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Lord Williams of Mostyn spoke about what he called water issues. His speech shows that the schedule also covers matters such as rent rebate subsidy and its impact on social security benefits. Lord Williams of Mostyn's explanation is contained in column 233 of Hansard and shows the consultation that has to take place with Ministers, especially the Secretary of State for Social Security, because of the ripple effect, if, for example, the Assembly grants a generous rent rebate subsidy and is willing to pay for it. What is the Government's position on rent subsidies? I do not remember thinking in Committee that the Assembly would have rent subsidy powers, but such powers are logical. They are lodged with local government and must be Assembly responsibilities of one sort or another. Lord Williams of Mostyn said:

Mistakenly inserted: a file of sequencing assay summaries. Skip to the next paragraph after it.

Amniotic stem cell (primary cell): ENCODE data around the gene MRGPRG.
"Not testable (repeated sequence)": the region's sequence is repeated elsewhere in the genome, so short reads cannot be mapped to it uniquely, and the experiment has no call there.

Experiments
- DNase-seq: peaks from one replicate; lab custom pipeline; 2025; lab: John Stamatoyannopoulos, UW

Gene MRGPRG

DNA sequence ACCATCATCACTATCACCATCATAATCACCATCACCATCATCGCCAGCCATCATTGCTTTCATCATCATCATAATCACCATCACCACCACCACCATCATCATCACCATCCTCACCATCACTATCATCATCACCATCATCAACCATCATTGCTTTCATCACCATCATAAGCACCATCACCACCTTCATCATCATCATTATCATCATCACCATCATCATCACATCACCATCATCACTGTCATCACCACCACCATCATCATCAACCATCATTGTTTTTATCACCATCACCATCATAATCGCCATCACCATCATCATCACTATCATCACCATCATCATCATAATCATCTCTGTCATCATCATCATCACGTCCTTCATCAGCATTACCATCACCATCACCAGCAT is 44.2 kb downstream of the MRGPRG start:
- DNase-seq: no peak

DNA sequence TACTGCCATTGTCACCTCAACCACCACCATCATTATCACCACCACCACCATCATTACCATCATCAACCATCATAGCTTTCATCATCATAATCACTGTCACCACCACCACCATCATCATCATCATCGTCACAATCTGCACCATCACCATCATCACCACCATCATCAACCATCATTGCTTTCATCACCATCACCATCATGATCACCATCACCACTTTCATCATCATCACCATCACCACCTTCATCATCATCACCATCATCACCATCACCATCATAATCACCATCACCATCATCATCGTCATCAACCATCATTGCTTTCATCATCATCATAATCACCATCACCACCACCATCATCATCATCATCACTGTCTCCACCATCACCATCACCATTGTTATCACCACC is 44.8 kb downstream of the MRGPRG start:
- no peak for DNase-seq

I apologise for my ignorance, but I was not aware that our rent rebate subsidy system was different from the one in Scotland. As a result, there will be complications if the Assembly proceeds to exercise its duty, responsibility or power to be more generous, or less generous, on rent rebate subsidies. Lord Williams of Mostyn also observed:


    "However, such changes will need to be considered in the context of the Government's comprehensive spending review. This may reach conclusions that would entail amending the relevant provisions of the 1989 Act for both England and Wales. We would want to avoid cutting across the conclusions of that review by making changes to the 1989 Act only in respect of Wales. For that reason we are not making such amendments now."--[Official Report, House of Lords, 2 June 1998; Vol.590, c.234.]

We have now had the comprehensive spending review, so perhaps my hon. Friend the Minister can tell us what consequential amendments need to be made to the rent subsidy arrangements. That is an integral part of the issues that arise from the new schedule.